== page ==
Ivor Bell trial decision delayed in Jean McConville murder case
A decision on whether the trial against a veteran republican charged in connection with the murder of Jean McConville will proceed has been delayed to the autumn.
Ivor Bell, 80, faces two counts of soliciting the IRA abduction and killing of the mother-of-10 in 1972, but Belfast Crown Court has heard evidence he is suffering from dementia and would not be able to participate fully in proceedings.
Prosecutors had been expected to announce the outcome of their review of the case on Friday, but instead asked for further time to consider additional evidence submitted by Bell's defence team on Thursday morning.
Prosecuting barrister Ciaran Muphy QC told judge Mr Justice Treacy that the defence submission touched on legal, factual and medical issues.
"It will now be considered in detail," he said.
"I anticipate that will take a few weeks."
The judge agreed to list the case for another pre-trial hearing after the summer recess on September 8.
Bell, from Ramoan Gardens in west Belfast, denies the charges.
Mrs McConville, a 37-year-old mother, was dragged from her home in Belfast's Divis flats complex by an IRA gang of up to 12 men and women, accused of passing information to the British Army - an allegation later discredited by the Northern Ireland Police Ombudsman.
She was shot in the back of the head and secretly buried 50 miles from her home, becoming one of the "Disappeared" victims of the Troubles.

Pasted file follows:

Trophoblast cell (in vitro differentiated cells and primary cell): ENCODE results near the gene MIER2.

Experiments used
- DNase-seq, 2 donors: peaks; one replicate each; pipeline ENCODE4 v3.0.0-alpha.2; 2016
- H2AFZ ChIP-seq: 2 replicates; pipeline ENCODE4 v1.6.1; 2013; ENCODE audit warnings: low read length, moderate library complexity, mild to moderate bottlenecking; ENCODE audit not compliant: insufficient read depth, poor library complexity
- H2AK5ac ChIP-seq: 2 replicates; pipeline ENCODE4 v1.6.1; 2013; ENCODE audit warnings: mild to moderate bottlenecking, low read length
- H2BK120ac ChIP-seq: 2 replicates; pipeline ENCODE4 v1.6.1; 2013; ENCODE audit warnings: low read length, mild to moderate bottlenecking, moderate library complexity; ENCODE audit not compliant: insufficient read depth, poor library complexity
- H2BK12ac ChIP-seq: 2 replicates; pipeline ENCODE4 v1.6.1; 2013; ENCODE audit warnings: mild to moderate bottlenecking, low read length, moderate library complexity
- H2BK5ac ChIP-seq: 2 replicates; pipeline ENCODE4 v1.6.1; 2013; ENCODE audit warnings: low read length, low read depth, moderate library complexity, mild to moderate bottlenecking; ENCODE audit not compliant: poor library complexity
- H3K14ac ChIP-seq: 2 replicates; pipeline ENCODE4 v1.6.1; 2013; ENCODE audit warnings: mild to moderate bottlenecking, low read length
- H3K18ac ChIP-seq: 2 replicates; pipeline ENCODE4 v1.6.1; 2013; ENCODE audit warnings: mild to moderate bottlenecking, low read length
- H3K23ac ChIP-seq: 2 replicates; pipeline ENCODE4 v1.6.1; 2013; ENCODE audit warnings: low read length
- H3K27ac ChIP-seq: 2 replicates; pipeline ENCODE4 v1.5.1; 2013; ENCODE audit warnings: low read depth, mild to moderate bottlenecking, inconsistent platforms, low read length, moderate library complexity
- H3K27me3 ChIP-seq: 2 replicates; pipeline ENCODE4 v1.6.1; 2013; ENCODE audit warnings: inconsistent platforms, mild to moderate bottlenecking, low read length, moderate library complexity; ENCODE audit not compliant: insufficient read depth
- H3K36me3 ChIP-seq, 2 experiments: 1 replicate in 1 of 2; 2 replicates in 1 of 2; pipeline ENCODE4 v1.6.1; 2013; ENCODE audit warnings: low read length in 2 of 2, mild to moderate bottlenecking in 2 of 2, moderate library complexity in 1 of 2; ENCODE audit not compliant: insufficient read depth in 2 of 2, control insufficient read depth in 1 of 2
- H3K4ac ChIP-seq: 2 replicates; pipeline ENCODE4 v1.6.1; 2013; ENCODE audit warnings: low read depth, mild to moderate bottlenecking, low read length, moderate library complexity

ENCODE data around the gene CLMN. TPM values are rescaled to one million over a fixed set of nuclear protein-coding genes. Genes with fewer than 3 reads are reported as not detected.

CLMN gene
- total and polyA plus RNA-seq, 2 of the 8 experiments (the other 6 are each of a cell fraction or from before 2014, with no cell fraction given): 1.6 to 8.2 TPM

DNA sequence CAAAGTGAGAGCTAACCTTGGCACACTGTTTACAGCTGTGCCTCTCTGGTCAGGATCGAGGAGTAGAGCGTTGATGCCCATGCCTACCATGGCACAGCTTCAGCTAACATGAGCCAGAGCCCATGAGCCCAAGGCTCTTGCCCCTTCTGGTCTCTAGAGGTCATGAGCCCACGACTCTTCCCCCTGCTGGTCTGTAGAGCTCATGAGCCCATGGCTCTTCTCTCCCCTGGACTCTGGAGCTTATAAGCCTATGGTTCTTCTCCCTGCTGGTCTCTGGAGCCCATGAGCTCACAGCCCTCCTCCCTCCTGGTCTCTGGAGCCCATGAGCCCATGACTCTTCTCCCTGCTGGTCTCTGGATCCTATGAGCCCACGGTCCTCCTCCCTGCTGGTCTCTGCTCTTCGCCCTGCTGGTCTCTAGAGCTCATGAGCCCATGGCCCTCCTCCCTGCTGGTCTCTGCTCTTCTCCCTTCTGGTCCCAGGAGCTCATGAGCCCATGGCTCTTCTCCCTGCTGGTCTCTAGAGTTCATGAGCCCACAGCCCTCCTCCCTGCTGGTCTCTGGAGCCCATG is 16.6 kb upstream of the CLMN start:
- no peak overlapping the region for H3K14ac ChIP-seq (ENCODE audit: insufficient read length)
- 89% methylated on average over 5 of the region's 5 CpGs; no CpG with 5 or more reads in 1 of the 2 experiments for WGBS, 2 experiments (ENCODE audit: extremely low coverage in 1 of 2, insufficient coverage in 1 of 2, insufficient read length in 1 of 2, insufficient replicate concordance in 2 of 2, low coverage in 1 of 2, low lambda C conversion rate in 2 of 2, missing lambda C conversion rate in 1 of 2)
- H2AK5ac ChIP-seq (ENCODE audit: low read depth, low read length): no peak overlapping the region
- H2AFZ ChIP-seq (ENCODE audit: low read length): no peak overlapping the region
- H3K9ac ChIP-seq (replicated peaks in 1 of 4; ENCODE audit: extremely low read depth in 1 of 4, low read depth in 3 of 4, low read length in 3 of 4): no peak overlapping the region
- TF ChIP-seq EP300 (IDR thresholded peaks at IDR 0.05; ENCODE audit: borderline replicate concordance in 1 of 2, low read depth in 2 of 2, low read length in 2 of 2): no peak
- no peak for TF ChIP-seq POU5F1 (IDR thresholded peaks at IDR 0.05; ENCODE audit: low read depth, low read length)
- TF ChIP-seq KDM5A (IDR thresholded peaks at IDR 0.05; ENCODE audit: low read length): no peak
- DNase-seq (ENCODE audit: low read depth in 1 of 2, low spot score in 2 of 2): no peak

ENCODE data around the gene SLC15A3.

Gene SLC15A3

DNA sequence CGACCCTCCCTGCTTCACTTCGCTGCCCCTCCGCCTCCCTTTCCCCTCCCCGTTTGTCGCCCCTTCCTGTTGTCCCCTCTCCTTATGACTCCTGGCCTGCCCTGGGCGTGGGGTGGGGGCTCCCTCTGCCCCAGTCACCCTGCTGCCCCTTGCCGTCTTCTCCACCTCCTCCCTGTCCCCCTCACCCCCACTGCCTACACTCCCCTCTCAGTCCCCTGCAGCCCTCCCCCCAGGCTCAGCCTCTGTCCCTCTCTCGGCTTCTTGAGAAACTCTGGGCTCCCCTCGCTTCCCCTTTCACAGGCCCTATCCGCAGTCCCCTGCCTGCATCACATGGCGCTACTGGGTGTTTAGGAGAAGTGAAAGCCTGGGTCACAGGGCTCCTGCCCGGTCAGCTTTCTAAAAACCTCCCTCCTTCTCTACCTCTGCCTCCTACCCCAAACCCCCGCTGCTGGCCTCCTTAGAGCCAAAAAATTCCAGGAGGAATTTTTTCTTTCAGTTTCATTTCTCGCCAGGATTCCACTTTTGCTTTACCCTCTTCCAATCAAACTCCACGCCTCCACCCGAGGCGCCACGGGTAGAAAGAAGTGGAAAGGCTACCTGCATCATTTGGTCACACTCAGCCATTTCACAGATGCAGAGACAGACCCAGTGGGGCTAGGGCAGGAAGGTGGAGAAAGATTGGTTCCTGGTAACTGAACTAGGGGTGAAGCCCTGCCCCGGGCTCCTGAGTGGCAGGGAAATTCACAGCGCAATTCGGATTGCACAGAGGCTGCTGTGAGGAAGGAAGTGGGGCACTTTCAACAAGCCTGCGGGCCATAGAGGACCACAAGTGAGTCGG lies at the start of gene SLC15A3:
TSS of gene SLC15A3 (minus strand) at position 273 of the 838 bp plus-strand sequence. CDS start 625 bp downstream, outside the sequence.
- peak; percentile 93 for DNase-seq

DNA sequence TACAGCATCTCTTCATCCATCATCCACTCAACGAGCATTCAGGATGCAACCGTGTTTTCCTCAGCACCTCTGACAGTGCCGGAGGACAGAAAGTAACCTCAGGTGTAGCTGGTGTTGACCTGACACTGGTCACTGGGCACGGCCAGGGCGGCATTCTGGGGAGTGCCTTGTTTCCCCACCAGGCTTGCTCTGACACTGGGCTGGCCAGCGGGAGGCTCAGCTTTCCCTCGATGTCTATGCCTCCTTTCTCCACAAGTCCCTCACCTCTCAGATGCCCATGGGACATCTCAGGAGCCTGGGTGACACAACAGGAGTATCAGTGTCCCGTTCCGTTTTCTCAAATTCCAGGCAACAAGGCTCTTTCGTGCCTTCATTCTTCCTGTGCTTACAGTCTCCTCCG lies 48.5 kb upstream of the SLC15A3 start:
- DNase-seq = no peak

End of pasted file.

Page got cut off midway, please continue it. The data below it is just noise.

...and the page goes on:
It was not until 1999 that the IRA admitted the murder when information was passed to police in the Irish Republic.
Her remains were eventually found on Shelling Hill beach in Co Louth by a member of the public in August 2003.
Nobody has been convicted of her murder.
The case against Bell is based on the content of tapes police secured from an oral history archive collated by Boston College in the United States.
Academics interviewed a series of former republican and loyalist paramilitaries for their Belfast Project on the understanding that the accounts of the Troubles would remain unpublished until their deaths.
But that undertaking was rendered meaningless when Police Service of Northern Ireland (PSNI) detectives investigating Mrs McConville's death won a court battle in the US to secure the recordings.
It is alleged that one of the interviews was given by Bell, a claim the defendant denies.